If you read the recent Wall Street Journal story (“Songwriters Lose Out on Royalties“) about the unpaid and underpaid songwriter royalties digital services, especially at Spotify, you might have noticed an inconsistency. Here’s where it starts:
“We want to pay every [fraction of a] penny, but we need to know who [sic] to pay,” Spotify spokesman Jonathan Prince said in an email. “The industry needs to come together and develop an approach to publishing rights based on transparency and accountability.” Spotify says it has paid over $3 billion to rights holders since it launched in 2008….“The problem isn’t that they’re not setting aside the money, or that they don’t want to pay the money,” says Mr. Price. “The problem is they don’t know who wrote the song, or how to find the person to pay them.”
This “blame the victim” mentality at the digital services is a bit hard to take, particularly in Spotify’s case. It would be one thing if Spotify did not use songs because they couldn’t license them. It’s another thing altogether for Spotify to use the songs without paying and then blame the songwriter for being “too hard” for Spotify to find. It’s a bit like the parenticidal child who complains of being an orphan. Simple fix: If you can’t find the songwriter, don’t use the song. That’s not the answer they want to hear, of course.
But it’s not like they have no help. According to a July 18, 2011 press release, the venerable Harry Fox Agency handles all of Spotify’s publishing administration:
The Harry Fox Agency, Inc. (HFA), the nation’s leading provider of rights management, licensing, and royalty services for the music industry, announced today that it has entered into a publishing licensing, administration and management agreement with Spotify, the award-winning music service that has taken Europe by storm. HFA will clear mechanical publishing rights for Spotify, licensing certain rights in millions of musical works from thousands of publishers.
Under the agreement, Spotify will utilize HFA’s end-to-end publishing licensing, reporting, and royalty services to support their launch in the U.S. By collaborating with HFA, Spotify joins the ranks of many major and independent labels, digital music distributors, and music services that rely on HFA for their mechanical publishing licensing and administration needs. HFA has more than 46,000 affiliated publishers – the only music company in the U.S. to boast such deep reaching relationships. Coupled with innovative state-of-the-art technology and the industry’s most comprehensive database, HFA is uniquely qualified to provide these services to Spotify.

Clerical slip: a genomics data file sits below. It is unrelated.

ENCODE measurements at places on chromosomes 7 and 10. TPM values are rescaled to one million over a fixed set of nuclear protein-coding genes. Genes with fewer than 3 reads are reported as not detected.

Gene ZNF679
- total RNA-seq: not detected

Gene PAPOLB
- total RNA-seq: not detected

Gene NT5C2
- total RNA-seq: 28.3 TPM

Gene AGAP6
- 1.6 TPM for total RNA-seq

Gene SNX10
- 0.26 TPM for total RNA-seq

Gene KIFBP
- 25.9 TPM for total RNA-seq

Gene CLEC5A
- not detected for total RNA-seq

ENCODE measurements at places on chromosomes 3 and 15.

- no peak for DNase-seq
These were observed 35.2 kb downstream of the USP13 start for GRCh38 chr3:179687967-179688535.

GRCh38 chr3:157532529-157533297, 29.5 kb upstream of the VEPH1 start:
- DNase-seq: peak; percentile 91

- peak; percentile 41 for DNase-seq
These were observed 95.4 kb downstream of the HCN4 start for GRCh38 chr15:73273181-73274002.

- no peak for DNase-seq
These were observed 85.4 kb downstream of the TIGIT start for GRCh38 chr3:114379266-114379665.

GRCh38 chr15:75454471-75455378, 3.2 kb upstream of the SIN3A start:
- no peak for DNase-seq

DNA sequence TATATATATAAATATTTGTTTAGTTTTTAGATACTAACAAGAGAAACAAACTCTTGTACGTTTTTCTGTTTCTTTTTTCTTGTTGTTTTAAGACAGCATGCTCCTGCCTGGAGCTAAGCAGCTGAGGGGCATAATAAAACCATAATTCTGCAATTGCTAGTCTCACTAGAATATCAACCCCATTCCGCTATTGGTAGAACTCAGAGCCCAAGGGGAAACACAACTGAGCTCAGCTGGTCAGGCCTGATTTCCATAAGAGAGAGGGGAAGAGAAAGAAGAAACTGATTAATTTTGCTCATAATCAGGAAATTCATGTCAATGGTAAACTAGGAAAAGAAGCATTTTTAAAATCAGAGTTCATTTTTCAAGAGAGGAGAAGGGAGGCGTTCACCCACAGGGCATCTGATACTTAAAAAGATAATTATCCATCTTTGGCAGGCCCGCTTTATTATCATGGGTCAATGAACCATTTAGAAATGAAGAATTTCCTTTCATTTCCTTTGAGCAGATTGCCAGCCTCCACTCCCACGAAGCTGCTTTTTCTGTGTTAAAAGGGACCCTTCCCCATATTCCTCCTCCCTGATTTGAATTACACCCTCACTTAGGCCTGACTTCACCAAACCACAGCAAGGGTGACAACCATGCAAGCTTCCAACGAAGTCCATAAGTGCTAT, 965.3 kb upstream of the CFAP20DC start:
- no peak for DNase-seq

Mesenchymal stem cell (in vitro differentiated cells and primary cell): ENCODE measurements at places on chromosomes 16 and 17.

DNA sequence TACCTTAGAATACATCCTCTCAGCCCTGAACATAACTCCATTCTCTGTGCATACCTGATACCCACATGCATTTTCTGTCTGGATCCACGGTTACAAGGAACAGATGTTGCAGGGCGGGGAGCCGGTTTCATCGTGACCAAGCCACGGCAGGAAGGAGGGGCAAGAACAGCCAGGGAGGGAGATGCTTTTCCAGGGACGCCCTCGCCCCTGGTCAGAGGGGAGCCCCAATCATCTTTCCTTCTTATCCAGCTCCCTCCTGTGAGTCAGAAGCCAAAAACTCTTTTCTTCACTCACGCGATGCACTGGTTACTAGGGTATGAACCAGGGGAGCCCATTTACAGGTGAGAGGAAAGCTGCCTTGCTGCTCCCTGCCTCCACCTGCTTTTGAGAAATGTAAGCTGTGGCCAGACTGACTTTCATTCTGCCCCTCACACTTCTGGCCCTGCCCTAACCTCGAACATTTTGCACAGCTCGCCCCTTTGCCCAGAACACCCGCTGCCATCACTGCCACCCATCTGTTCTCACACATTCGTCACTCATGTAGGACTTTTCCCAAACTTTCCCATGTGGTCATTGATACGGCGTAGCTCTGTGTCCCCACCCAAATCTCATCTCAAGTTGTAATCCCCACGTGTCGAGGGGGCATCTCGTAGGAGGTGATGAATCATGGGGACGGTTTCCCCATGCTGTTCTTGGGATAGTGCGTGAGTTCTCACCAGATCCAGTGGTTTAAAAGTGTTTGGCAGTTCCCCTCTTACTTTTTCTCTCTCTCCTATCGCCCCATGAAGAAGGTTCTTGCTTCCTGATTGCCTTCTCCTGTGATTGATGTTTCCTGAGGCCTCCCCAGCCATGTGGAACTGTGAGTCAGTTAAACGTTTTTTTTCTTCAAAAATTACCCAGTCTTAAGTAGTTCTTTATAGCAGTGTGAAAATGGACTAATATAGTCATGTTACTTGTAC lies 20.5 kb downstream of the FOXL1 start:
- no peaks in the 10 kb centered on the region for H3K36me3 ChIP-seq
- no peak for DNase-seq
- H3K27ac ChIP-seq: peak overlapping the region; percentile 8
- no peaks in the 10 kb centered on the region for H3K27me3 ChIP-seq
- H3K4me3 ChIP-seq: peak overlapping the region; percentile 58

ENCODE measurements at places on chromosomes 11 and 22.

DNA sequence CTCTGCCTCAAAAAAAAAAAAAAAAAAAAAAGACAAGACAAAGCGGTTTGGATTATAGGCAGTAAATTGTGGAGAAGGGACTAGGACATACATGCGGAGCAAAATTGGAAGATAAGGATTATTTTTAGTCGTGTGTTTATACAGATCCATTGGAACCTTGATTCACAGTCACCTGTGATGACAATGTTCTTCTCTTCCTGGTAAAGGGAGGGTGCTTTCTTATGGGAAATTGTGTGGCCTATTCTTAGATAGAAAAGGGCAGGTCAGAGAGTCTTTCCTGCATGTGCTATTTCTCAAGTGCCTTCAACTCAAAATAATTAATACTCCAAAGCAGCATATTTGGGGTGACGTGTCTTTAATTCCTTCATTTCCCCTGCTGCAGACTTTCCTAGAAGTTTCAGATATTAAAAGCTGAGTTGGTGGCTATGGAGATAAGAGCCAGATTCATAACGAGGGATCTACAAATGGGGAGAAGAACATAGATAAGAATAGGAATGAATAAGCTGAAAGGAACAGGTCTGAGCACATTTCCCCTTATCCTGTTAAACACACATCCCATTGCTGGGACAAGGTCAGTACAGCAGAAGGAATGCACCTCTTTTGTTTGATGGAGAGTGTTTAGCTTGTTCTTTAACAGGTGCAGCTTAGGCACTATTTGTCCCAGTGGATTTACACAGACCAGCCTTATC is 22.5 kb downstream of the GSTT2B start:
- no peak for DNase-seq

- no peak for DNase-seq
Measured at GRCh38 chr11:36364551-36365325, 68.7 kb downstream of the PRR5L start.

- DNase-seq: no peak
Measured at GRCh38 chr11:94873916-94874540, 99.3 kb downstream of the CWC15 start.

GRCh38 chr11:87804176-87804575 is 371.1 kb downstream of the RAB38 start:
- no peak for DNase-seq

As I read Spotify’s “blame the victim” defense, the company seems to be blaming the Harry Fox Agency for what appears to be Spotify’s vast unlicensed black box. Here’s the problem–HFA no doubt informs Spotify of which songs are and are not properly licensed. At some point, Spotify chooses to exploit unlicensed songs anyway. That’s why there’s a black box at Spotify. It is really unfair for Jonathan Prince to try to triangulate his way into deflecting blame from Spotify onto HFA and to try to pretend that the HFA data resources are somehow not transparent or accurate.
This is particularly insulting given the recent acquisition of HFA by SESAC which makes SESAC’s vast resources, data systems and deep pocket Big Tech private equity backing presumably available to HFA.
But however you look at it, if Spotify decides to exploit songs without a license or without properly complying with legal requirements, that’s not HFA’s fault and it’s really not fair for Spotify to try to blame either the victim or HFA.